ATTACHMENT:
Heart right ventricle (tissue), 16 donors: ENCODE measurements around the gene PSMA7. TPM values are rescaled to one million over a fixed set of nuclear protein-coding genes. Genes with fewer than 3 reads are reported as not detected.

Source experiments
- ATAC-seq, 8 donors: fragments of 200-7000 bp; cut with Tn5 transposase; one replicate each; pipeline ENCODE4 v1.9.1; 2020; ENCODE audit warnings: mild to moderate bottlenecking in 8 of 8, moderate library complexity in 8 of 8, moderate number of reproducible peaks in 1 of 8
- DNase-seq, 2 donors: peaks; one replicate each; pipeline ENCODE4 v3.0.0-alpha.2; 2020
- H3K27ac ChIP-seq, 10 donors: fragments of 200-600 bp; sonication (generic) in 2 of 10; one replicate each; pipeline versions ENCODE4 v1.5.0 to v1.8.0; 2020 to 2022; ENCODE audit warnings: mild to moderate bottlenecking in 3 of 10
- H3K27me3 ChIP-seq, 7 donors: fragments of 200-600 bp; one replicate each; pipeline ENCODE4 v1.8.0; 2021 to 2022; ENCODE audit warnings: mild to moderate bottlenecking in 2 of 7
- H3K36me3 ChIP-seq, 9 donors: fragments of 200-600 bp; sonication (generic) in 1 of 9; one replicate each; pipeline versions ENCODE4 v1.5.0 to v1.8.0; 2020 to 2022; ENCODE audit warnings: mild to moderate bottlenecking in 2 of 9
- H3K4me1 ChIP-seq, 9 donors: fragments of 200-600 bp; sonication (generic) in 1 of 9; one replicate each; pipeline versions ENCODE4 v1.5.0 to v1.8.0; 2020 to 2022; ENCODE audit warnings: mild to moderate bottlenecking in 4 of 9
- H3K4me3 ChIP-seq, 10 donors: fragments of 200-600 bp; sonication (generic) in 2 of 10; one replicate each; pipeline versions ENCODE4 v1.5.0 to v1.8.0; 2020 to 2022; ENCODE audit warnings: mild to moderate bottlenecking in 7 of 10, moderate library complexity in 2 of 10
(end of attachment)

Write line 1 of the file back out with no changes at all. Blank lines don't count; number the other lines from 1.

Heart right ventricle (tissue), 16 donors: ENCODE measurements around the gene PSMA7. TPM values are rescaled to one million over a fixed set of nuclear protein-coding genes. Genes with fewer than 3 reads are reported as not detected.